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olar plane makes history after completing round-the-world trip

Solar Impulse 2 has completed the first round-the-world flight by a solar-powered aeroplane, after touching down in Abu Dhabi early on Tuesday.

The final leg of the feat, aimed at showcasing the potential of renewable energy, was a bumpy one, with turbulence driven by hot desert air leaving the solo pilot, Bertrand Piccard, fighting with the controls.

The plane, which has a wingspan wider than a Boeing 747 and carries more than 17,000 solar cells on its wings, began the circumnavigation in March 2015 in Abu Dhabi. It has since crossed both the Pacific and Atlantic Oceans using no fossil fuel and has spent more than 23 days in the air.

During daylight, the solar panels charged the plane’s batteries, which make up a quarter of the craft’s 2.3 tonne weight. The pilot also climbed to 29,000 feet during the day and glided down to 5,000 feet at night, to conserve power. The plane flies at about 30mph, although it can go faster if the sun is bright.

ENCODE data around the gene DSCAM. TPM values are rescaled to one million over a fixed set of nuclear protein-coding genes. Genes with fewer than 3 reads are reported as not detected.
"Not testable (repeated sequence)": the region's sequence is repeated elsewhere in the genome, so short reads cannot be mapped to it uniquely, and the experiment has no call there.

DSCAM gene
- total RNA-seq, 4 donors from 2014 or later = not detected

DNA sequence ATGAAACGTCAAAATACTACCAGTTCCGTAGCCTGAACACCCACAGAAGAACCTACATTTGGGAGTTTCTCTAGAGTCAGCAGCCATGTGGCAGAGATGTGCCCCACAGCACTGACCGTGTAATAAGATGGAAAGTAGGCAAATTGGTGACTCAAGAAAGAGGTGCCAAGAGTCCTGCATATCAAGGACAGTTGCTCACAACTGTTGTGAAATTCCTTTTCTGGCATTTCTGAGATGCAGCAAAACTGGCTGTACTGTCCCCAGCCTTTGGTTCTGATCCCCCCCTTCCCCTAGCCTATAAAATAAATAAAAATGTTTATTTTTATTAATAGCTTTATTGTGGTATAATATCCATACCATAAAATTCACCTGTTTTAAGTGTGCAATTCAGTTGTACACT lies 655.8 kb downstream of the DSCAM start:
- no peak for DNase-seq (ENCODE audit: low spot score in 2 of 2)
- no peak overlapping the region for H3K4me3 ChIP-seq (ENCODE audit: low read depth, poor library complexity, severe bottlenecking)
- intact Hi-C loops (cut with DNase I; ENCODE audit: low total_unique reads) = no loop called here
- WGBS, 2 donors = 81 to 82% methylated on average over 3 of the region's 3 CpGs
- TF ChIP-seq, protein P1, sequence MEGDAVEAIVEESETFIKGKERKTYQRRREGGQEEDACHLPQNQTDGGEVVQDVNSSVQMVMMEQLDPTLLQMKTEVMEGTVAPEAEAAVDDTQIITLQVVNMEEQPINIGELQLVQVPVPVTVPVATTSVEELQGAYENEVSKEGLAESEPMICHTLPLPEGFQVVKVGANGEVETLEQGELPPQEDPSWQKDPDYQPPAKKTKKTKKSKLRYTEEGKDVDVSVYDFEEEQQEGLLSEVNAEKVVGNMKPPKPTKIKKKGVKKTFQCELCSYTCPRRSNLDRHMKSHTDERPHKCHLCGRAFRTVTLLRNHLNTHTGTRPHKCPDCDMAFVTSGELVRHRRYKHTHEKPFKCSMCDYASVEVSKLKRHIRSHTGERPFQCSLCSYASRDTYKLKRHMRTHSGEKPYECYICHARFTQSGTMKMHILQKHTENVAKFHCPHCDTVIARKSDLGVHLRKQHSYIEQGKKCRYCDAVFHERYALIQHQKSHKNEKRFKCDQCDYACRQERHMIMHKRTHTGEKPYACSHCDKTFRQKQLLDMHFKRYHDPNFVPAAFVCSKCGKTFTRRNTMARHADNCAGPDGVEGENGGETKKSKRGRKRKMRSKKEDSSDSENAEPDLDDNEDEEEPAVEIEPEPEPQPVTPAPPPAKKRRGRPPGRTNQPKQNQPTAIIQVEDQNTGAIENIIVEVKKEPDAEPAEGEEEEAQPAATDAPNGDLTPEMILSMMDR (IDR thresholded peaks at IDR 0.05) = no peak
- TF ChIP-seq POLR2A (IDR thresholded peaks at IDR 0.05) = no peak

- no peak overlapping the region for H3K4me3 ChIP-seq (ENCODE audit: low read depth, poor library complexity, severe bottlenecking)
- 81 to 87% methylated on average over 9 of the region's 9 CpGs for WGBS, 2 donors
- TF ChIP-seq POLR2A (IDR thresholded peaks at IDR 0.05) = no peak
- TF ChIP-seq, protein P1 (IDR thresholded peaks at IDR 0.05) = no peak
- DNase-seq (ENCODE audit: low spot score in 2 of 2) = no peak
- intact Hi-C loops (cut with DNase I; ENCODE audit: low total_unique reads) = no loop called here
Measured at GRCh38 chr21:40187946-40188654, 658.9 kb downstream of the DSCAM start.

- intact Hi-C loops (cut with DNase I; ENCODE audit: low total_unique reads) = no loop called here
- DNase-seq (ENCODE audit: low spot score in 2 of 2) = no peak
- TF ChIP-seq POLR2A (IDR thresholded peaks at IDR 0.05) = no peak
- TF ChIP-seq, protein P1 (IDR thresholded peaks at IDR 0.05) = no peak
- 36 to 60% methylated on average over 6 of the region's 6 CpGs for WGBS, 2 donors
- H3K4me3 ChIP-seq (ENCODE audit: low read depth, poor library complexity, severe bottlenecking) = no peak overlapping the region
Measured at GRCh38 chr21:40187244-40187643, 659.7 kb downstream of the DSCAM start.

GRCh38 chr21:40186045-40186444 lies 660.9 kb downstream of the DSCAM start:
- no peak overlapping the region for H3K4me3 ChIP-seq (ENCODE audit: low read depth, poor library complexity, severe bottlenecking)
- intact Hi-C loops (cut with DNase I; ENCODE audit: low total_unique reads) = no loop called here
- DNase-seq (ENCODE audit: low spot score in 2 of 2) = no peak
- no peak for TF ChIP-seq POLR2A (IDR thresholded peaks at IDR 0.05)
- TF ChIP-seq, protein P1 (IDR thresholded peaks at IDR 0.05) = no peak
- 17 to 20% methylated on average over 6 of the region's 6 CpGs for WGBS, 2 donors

The plane could fly almost perpetually but the pilots cannot, due to the gruelling conditions aboard.

The aim of the Solar Impulse adventure was not to develop solar-powered planes for widespread use, but to show the capabilities of renewable energy.

Juliet Davenport, a solar-power pioneer and founder of the UK’s Good Energy firm, said: “It turns out the sky is not the limit. This feat proves the power of solar and I hope starts a revolution in people’s minds about how we use cleaner, greener technologies.”

Solar Impulse’s journey has not been without difficulties. Crosswinds in China caused weeks of delays in 2015 and overheating batteries during the Pacific crossing forced it to spend the winter inside a Hawaiian hangar. The team also overcame financial troubles in 2015 after raising €20m from sponsors.